The World Bank has approved a $1.5 billion budget-support facility for Nigeria to help build a resilient recovery post COVID-19.
“Nigeria is at a critical juncture. With the sharp fall in oil prices as a result of COVID-19, the economy is projected to contract by over 4% in 2020, plunging the country into its deepest recession since the 1980s.
“Government revenues could fall by more than 15 billion dollars this year, and the crisis will push an additional 5 million Nigerians into poverty in 2020,” Washington-based World Bank said on Tuesday in a website statement.
The World Bank board endorsed the $1.5 billion for two projects, comprising Nigeria Covid-19 Action Recovery and Economic Stimulus – Program for Results (Nigeria CARES) and the State Fiscal Transparency, Accountability and Sustainability Program for Results (SFTAS).
According to the multilateral lender, the facility is a five-year Country Partnership Framework (CPF) that will run from 2021 to 2024.
“This Country Partnership Framework will guide our engagement for the next 5 years in supporting the Government of Nigeria’s strategic priorities by taking a phased and adaptive approach,” said Shubham Chaudhuri, World Bank Country Director for Nigeria.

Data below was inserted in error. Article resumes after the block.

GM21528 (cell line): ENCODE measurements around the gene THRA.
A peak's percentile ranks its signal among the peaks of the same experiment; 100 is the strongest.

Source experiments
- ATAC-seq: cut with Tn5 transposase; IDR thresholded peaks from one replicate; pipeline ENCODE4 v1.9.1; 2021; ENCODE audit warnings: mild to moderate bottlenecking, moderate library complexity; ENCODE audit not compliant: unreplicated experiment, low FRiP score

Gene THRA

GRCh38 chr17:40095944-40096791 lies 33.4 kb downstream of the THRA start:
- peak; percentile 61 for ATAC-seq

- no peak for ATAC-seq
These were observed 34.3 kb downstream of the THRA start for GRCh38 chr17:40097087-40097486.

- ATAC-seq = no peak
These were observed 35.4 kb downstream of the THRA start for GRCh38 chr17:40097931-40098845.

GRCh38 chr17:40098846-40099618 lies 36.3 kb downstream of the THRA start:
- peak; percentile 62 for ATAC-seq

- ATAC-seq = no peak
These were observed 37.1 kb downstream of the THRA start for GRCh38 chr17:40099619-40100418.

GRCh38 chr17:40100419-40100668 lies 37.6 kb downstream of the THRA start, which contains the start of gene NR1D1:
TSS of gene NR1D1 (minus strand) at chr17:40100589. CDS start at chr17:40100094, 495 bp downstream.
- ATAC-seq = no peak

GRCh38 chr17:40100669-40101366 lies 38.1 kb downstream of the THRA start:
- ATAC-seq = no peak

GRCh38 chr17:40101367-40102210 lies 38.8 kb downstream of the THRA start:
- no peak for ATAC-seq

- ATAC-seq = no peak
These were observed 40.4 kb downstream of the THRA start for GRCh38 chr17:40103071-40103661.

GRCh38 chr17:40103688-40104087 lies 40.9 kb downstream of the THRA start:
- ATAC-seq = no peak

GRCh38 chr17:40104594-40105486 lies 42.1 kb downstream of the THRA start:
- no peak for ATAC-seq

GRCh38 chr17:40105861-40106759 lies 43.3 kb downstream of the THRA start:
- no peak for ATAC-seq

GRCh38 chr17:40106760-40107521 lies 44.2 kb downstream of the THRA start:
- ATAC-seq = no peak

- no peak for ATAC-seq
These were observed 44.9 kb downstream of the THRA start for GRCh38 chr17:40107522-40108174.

“To realize its long-term potential, the country has to make tangible progress on key challenges and pursue some bold reforms. Our engagement will focus on supporting Nigeria’s efforts to reduce poverty and promote sustained private sector-led growth.”
The CPF will prioritise four areas of engagement including investing in human capital by expanding access to basic education, sanitation services and quality water; improving primary healthcare; and enhancing the coverage and effectiveness of social assistance schemes.
It will also promote jobs and economic expansion and diversification by supporting reforms to unlock private investment and employment generation and increasing access to dependable and sustainable power for households and firms.
The CPF is expected to improve resilience, the World Bank said, by bolstering service delivery and livelihood opportunities in the Northeast and other regions coming to terms with insecurity, as well as modernising agriculture and building climate resilience.
It is also intended to invigorate the foundations of the public sector by enhancing public financial management and consolidating the social contract between government and citizens via higher fiscal and debt management.
“A strong private sector is critical to support Nigeria’s economic growth and development. The Country Partnership Framework leverages the World Bank Group to enable business growth that is inclusive and sustainable,” said Kevin Njiraini, IFC Director for Southern Africa and Nigeria.
“IFC will continue to support a broader private sector-led growth strategy to help Nigeria realize its immense potential by attracting more investment and creating millions of quality jobs for its growing population.”